Charter Schools

A Charter School Moratorium Will Not Fix What Ails L.A.'s Education System

The district's budget is broken, and the latest deal with the unions will make it worse.


Charter school protestor

In 2017, Los Angeles voters put supporters of school choice in the majority overseeing the Los Angeles Unified School District (LAUSD). It was a big deal at the time. Charter schools are very popular in L.A.—there's more than 200 of them serving more than 100,000 students.

But this week that same school board, apparently as part of the negotiations to end the teachers' strike, voted 5–1 to support a resolution calling for a temporary moratorium on new charter schools. Even though thousands of charter school supporters showed up for the meeting, even board members who have expressed public support for choice voted in favor of a moratorium while a "study" of charters' impact is completed.

The sole "no" vote came from Nick Melvoin, one of the school choice advocates who swept into office in 2017, defeating then-president Steve Zimmer, who supported efforts to restrict charter school growth.

The good news is that the resolution is, on paper, meaningless. The State of California sets the rules for creating charter schools, and the LAUSD board lacks the power to actually enforce a moratorium. So what the resolution actually authorizes is for LAUSD staff to research a plan to change the laws so that a moratorium could be put into place. (Read the resolution here.)

The unions have an ally of sorts in Gavin Newsom, the state's new governor. Newsom insists that he supports charter schools, but he also says he wants some sort of "transparency" legislation and more regulation of charter-school operations. Regulatory tools have sometimes been used to shut down charter schools even when they're performing well and have support from parents, but there are also charter schools that have turned out to be scams.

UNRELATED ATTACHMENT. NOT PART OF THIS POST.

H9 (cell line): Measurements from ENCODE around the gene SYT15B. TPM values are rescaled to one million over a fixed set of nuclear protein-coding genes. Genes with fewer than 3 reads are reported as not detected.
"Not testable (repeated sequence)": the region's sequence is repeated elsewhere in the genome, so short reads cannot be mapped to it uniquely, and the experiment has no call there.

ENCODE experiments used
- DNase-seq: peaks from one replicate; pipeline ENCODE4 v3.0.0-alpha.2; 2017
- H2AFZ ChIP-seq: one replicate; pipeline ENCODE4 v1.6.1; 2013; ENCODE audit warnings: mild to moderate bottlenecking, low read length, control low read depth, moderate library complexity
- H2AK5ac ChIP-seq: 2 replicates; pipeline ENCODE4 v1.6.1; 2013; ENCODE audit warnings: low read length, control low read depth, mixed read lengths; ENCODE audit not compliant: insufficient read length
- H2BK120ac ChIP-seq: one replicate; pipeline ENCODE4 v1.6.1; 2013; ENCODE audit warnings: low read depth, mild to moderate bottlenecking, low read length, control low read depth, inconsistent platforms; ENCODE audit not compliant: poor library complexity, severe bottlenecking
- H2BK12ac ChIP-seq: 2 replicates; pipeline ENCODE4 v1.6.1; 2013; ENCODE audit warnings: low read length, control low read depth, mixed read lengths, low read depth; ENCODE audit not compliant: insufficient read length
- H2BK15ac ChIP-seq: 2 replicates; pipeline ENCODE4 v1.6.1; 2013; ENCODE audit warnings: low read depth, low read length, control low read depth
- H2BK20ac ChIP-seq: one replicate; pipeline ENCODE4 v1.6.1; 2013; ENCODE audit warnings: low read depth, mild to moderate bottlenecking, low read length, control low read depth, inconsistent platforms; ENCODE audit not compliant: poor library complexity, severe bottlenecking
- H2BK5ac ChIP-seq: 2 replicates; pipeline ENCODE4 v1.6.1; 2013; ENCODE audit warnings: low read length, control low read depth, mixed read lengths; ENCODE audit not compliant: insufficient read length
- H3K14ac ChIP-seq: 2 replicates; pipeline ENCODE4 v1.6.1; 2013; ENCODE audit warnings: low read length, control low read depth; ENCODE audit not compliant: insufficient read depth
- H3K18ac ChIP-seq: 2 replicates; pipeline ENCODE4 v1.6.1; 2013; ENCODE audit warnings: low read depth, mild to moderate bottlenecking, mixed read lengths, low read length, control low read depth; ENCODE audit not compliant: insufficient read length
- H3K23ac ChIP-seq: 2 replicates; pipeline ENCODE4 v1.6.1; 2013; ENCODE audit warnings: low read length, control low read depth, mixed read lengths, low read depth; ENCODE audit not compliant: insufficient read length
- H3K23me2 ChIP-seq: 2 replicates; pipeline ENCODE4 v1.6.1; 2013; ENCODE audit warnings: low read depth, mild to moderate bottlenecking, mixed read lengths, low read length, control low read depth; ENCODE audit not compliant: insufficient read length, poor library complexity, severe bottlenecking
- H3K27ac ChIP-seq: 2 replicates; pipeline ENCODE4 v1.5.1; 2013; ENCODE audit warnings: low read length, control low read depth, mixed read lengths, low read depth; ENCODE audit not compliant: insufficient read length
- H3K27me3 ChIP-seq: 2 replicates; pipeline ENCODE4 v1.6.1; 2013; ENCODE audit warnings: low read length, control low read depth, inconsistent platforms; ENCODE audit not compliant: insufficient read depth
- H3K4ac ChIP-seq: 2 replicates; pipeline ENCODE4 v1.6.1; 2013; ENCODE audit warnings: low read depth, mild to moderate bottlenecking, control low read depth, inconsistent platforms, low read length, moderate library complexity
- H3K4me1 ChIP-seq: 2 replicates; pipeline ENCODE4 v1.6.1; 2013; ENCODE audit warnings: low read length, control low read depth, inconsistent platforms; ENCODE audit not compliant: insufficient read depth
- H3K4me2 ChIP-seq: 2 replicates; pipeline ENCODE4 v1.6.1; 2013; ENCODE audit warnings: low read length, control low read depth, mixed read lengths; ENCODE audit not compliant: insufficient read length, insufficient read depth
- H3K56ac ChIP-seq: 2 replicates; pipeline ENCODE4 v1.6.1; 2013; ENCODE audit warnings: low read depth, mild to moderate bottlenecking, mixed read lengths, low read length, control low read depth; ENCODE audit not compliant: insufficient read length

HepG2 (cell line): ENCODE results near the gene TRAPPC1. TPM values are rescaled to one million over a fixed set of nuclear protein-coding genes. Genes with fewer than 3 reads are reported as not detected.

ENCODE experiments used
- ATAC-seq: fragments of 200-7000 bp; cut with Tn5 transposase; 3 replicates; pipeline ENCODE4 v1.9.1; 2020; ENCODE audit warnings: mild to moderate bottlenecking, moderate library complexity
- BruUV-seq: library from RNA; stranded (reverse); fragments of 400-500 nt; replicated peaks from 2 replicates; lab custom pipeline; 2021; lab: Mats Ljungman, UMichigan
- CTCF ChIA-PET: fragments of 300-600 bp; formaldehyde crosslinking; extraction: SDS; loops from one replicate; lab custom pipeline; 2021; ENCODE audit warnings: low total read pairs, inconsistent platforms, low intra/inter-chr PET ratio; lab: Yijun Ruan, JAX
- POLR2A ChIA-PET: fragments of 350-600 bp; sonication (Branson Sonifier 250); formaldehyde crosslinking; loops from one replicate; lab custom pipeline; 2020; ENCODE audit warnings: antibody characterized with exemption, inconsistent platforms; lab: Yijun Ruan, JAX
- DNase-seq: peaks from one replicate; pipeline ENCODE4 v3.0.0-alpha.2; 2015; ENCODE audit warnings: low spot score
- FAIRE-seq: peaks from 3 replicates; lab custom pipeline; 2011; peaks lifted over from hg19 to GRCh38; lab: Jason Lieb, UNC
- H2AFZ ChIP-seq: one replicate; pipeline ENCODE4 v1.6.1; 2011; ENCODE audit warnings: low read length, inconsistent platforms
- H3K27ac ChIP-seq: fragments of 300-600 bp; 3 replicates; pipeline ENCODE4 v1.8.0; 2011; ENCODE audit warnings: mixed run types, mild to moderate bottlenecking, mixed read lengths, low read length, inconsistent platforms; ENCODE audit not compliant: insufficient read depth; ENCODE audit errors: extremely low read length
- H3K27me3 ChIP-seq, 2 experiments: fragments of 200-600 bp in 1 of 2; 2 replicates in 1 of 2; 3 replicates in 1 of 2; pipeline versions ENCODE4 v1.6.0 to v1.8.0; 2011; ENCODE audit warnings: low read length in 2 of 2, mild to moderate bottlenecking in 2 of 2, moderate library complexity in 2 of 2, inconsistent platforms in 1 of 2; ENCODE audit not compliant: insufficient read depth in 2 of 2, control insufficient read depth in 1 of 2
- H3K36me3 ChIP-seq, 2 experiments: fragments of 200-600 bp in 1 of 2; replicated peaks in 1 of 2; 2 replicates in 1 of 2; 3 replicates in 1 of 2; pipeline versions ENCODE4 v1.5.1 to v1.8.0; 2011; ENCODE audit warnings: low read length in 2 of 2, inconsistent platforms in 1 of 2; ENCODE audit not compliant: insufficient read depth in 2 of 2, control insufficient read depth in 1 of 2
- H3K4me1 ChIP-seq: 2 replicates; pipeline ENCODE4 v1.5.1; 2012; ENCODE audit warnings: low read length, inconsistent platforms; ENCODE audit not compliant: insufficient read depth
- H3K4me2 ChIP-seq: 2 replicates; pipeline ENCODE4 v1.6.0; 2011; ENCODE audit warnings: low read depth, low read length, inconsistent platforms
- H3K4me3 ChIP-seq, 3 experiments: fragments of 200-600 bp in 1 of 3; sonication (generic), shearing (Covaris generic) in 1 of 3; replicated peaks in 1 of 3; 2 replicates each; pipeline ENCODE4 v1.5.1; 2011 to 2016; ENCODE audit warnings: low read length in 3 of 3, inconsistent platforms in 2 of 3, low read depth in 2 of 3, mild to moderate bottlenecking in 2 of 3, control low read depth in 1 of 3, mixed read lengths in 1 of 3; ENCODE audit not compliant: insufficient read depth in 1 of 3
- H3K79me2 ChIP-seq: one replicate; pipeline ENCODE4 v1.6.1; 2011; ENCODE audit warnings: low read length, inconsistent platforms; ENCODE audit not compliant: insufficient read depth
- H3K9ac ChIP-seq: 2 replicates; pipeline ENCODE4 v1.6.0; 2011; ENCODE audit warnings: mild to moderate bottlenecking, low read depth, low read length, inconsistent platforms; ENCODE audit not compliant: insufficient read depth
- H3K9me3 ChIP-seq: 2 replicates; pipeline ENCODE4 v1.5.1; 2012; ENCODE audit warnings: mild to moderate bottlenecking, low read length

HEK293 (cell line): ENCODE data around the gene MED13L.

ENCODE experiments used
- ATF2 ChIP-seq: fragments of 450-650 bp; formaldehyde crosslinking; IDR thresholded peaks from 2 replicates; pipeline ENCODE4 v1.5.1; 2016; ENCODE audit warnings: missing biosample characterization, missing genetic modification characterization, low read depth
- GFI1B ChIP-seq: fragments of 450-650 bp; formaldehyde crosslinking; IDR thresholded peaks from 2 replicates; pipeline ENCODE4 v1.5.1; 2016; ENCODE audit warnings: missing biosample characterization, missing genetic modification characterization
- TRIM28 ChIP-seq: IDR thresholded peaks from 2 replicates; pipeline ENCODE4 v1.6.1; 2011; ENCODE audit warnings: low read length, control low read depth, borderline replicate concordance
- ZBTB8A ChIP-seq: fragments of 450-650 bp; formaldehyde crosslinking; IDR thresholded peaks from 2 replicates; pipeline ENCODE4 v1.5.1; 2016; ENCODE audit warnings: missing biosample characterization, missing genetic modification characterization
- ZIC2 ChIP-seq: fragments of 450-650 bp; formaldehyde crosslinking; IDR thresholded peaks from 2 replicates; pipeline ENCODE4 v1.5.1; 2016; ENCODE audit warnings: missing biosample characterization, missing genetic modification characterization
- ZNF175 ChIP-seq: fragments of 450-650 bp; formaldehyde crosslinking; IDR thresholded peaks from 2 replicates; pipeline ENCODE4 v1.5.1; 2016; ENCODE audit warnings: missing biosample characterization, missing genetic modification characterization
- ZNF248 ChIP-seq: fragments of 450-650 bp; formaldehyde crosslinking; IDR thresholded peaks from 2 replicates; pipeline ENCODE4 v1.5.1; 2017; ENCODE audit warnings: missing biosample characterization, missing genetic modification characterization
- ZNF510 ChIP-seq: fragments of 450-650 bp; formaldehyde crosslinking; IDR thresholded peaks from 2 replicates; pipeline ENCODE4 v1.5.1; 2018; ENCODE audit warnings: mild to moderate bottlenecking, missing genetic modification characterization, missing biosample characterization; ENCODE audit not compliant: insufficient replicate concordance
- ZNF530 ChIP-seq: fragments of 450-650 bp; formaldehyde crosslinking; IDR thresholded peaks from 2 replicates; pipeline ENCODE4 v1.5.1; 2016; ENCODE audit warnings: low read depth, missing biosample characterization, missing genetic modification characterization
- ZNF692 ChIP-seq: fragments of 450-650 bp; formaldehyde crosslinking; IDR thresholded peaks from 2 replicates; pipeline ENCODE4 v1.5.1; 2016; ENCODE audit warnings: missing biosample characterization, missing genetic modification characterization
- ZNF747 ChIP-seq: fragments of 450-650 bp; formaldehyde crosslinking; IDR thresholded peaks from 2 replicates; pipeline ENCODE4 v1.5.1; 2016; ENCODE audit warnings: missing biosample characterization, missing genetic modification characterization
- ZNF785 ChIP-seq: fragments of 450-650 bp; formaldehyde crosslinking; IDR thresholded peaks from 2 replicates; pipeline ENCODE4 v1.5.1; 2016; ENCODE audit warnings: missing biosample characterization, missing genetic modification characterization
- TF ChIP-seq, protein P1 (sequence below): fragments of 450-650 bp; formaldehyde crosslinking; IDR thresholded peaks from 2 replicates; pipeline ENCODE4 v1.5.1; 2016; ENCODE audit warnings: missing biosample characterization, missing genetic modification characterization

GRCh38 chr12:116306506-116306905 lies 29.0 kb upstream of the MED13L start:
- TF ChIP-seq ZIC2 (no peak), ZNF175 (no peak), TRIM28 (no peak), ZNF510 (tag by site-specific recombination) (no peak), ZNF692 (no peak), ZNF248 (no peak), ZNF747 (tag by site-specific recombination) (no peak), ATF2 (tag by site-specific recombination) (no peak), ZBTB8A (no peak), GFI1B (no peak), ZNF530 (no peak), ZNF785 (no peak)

But there's a certain level of blatant disingenuous concern-trolling here. This isn't about transparency, and it's not about whether charter schools have been appropriately studied. There are lots of studies about charter school out there that show that they're good for student performance. (Reason's Nick Gillespie took note of them here.)

This is about the financial impact on the public school system when parents can decide where to send their kids. When a child is sent to a charter school, the funding follows the child. The more parents send their kids to charter schools, the more money gets taken away from the public schools (though charter schools are themselves technically public schools operated by private non-profits). And Los Angeles has seen significant growth in charter attendance over the past decade.

This is a feature, not a bug: It's a way to introduce competition to a public-school setting and give educators an incentive to do better. The LAUSD's resolution is equivalent to McDonald's trying to force a moratorium on building new Burger Kings. Note that absolutely nothing in the resolution indicates an iota of concern about the interests of the district's ostensible customers. There's literally no reference to either students or parents in it. It does, however, mention the district's "financial strain."